Safe learning environments
Crime & violence aren’t the only concerns
School safety is on our minds due to recent tragedies, but it’s always been important to create and maintain safe learning environments.
Students, teachers and administrators all play an important role in promoting a solid vision of safe schools. Schools now provide additional training to develop, solidify and measure student supports already in place. The increase in crime and violence rates not only affect elementary and high school levels but also postsecondary education. According to the National Center for Education Statistics, “In 2012, there were 29,500 criminal incidents against persons and property on campus at public and private two- and four-year postsecondary institutions, reported to police and security agencies.”
There are other equally important aspects of school safety. Additional concerns include laboratory safety and trade or technical class. Of course staff safety is paramount when addressing slips and trips, falls, ergonomics, and other issues faced on a daily basis.
Students often take part in learning principles of chemistry and chemical engineering and participate
in laboratory research at academic institution, but aren’t taught the safety skills that can avoid accidents and life-threatening incidents. Inadequate laboratory safety training and lack of commitment to safe laboratory practices will undoubtedly lead to compromised situations.
The disparity between the safety standards in learning institutions and professional safety standards for chemical engineering gives new hires a great disadvantage. According to the Council for Chemical Research, “A UCLA researcher lost their life due to burns sustained while working in the chemical lab. The root causes of this incident were a lack of training, poor personal protective equipment (PPE), no safe operating procedure and a lack of oversight.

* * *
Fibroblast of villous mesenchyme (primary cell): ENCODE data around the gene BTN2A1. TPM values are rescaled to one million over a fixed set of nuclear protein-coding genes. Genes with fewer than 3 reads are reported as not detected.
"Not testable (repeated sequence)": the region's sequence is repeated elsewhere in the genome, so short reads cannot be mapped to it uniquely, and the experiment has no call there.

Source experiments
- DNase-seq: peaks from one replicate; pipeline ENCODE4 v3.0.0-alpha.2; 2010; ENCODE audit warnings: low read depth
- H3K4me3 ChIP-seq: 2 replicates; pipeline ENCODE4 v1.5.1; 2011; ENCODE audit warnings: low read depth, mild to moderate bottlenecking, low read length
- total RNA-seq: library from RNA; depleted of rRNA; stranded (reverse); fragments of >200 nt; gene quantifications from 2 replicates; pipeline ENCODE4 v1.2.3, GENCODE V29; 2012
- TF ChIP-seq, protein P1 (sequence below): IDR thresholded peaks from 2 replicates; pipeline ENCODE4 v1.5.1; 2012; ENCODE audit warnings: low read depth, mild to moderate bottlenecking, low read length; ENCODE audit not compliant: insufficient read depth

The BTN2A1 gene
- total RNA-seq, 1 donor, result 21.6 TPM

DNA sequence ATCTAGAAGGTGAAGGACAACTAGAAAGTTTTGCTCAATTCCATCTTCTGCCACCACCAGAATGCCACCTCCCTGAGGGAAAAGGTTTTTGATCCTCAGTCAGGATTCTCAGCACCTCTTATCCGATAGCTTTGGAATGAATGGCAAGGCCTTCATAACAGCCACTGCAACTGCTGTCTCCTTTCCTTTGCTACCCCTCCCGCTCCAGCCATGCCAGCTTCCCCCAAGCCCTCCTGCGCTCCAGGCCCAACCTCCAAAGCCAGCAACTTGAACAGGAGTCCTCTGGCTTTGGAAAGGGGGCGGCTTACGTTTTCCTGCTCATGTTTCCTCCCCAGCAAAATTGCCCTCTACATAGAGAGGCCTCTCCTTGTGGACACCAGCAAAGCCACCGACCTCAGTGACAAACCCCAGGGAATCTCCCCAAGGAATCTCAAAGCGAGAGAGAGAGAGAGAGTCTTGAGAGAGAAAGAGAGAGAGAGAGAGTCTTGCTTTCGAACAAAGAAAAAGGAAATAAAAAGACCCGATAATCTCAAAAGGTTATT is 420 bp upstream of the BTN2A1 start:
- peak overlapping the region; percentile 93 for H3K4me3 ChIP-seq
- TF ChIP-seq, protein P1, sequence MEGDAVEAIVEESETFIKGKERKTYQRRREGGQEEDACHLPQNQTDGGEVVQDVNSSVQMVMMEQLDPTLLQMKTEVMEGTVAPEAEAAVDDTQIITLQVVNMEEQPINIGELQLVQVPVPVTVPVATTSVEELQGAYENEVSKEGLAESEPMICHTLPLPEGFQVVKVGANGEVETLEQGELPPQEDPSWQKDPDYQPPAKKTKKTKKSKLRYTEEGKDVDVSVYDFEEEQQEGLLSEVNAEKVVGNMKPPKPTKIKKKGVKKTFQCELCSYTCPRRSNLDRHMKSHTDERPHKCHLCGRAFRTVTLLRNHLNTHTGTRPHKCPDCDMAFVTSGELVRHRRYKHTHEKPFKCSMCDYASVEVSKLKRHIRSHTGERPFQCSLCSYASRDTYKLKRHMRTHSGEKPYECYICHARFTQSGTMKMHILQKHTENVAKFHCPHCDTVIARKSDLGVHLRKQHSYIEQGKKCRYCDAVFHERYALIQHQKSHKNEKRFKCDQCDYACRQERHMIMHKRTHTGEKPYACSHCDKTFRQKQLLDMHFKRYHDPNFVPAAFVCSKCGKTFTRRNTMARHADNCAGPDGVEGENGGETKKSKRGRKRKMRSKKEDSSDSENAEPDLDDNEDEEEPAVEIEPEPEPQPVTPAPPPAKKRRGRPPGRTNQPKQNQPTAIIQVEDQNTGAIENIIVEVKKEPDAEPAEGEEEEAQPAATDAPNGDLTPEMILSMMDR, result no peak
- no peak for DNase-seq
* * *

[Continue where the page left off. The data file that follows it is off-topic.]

“At Texas Tech University, an explosion in a chemical laboratory caused injuries to two students who were not following proper safety procedures in PPE and due to lack of oversight.”
The increase in these incidents has made schools focus more on creating programs for academic laboratory safety. The aim is to increase safety awareness, identify best safety practices applicable to the academic environment and develop tools to improve and sustain a culture of safety.
Many school districts have concentrated on active shooter and bully issues, and they also emphasis the other facets of safety. Some districts, especially smaller ones, face a dilemma: their EMR is so high that insurance companies are reluctant to insure them, or the rates are so high as to be unaffordable.
School districts lament they do not have funds to hire safety professionals. Perhaps the question is: “How much money could a quality safety professional save? Enough to easily pay the salary?”
The educators need educated. There is a glaring need for increased safety at all levels of education and we should help them determine the level of safety needed, the cost, and predicted savings.
Schools are like any other industry. Safety must be an integral part of their daily activities.
Council for Chemical Research. Safety in Academic Laboratories. safety.dow.com
National Center for Education Statistics . Indicators of School Crime and Safety 2014. http://nces.ed.gov/programs/crimeindicators/crimeindicators2014/ind_22.asp